On August 17, 2021, the California Court of Appeal, Fourth Appellate District, in Turner v. Victoria, held that a director of a California nonprofit public benefit corporation who brought an action on behalf of the corporation lost standing to pursue her claims when she lost re-election to the board.
Sections 5142, 5223, 5233 and 5710 of the California Nonprofit Public Benefit Corporation Law confer standing upon directors (among others, and including in some cases the California Attorney General and a person granted relator status by the Attorney General) to bring claims on behalf of such corporations for breach of charitable trust (Section 5142); for removal of a director for fraud, dishonest acts, gross abuse of authority or breach of duty (5223); for a self-dealing transaction (5233); and in a derivative action (5710).
In this case, Debra Turner brought actions in probate and civil courts against fellow directors of a foundation, alleging they had breached their fiduciary duties in approving certain matters relating to settlement of a challenge by a disinherited heir against the trust that had funded the foundation. Ms. Turner’s claims included a derivative action under Section 5710 in her capacity as a member of the foundation. A few months after filing the actions, Ms. Turner was not re-elected to the board of the foundation and ceased to be a director, officer and member. The probate and civil courts concluded that she thus lost standing to pursue her claims.
On appeal, the appellate court found that the language in the statute did not provide a clear answer whether continuous status as a director was required to maintain standing. In reviewing legislative history, the court determined that there was a general intention to follow the law applicable to California for-profit corporations and noted a California Supreme Court case, Grosset v. Wenaas, 42 Cal. 4th 1100 (2008), that California law “generally requires a plaintiff in a shareholder derivative suit to maintain continuous stock ownership throughout the pendency of the litigation.”
The court concluded that “Neither the text nor the legislative history of these statutes suggests an intention to depart from the ordinary principles requiring a plaintiff to maintain standing throughout litigation. We conclude the statutory scheme and public policy considerations require a continuous relationship with the public benefit corporation that is special and definite to ensure the litigation is pursued in good faith for the benefit of the corporation. If a plaintiff does not maintain such a relationship, the statutory scheme provides the nonprofit public benefit corporation with protection through the Attorney General, who may pursue any necessary action either directly or by granting an individual relator status.”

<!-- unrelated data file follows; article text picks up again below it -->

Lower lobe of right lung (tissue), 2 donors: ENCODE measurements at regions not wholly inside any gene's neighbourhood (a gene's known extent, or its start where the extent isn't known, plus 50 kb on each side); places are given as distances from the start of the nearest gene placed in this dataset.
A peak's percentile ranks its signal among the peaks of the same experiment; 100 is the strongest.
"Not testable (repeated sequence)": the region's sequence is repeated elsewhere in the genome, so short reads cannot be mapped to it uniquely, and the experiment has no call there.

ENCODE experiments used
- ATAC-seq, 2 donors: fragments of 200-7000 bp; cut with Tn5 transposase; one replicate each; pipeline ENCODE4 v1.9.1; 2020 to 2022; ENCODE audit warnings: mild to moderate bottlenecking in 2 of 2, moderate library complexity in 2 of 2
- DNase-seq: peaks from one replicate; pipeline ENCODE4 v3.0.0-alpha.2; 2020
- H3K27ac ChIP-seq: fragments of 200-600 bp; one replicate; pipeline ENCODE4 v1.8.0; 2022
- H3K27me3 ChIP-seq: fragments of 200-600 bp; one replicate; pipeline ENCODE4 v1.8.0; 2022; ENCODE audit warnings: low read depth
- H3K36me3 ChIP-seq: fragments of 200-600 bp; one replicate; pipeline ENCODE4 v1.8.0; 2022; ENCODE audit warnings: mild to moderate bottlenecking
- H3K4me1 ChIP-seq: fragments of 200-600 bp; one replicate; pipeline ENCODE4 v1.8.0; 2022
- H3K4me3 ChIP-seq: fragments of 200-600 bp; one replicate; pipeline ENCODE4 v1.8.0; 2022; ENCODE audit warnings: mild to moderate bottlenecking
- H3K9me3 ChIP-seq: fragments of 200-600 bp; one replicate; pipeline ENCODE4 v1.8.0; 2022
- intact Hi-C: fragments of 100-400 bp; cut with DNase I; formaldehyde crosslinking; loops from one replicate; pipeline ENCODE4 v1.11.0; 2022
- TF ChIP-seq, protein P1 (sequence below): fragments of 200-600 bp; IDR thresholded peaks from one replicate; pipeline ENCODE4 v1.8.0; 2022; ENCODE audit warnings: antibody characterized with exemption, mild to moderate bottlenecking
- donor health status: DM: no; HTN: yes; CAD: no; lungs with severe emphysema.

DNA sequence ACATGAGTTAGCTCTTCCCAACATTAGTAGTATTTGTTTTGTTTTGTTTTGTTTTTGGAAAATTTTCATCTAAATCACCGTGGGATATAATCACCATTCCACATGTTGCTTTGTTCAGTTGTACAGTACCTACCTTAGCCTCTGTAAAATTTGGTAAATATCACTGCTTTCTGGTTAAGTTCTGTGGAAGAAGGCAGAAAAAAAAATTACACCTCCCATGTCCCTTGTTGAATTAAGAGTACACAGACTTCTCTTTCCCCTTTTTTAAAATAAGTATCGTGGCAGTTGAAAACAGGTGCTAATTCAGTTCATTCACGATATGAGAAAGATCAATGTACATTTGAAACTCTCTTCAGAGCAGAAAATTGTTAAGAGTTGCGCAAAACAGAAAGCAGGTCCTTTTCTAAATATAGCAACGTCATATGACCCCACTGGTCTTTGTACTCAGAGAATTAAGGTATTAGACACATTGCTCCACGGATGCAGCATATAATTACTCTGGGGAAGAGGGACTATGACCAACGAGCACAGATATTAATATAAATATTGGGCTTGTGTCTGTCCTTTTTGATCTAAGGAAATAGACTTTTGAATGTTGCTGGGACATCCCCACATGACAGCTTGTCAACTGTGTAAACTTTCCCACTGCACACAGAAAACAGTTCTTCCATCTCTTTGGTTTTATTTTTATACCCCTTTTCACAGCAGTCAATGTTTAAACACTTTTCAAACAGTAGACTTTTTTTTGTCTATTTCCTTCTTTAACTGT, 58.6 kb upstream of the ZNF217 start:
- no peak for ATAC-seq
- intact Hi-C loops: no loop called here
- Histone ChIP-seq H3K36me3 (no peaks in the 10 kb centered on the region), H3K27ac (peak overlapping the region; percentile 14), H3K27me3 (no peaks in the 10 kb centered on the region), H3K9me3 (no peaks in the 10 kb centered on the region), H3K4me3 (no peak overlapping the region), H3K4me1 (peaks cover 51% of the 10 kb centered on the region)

The court then remanded the case to the civil and probate courts to grant 60 days leave to amend, with respect to the issue of whether a proper plaintiff could be substituted to pursue the claims, and to provide time during the period for the California Attorney General to decide whether it was appropriate to grant relator status to Ms. Turner or another individual to continue the litigation.
It is worth noting that the court recognized that in the case of Summers v. Colette, 34 Cal. App. 5th 361 (2019), the California Court of Appeal, Second Appellate District, came to a different conclusion in holding that a director who brought an action alleging self-dealing and misconduct by another director of the public benefit corporation did not lose standing when removed from such position. The Turner court disagreed with the Summers court analysis of the statutory language and legislative history and noted that there were equitable considerations involved in removing a director.
This e-Bulletin was prepared by William Ross, of counsel to Hirschfeld Kraemer LLP. Mr. Ross is a member and past co-chair of the Corporations Committee of the Business Law Section of the California Lawyers Association and is its liaison to the Nonprofit Organizations Committee.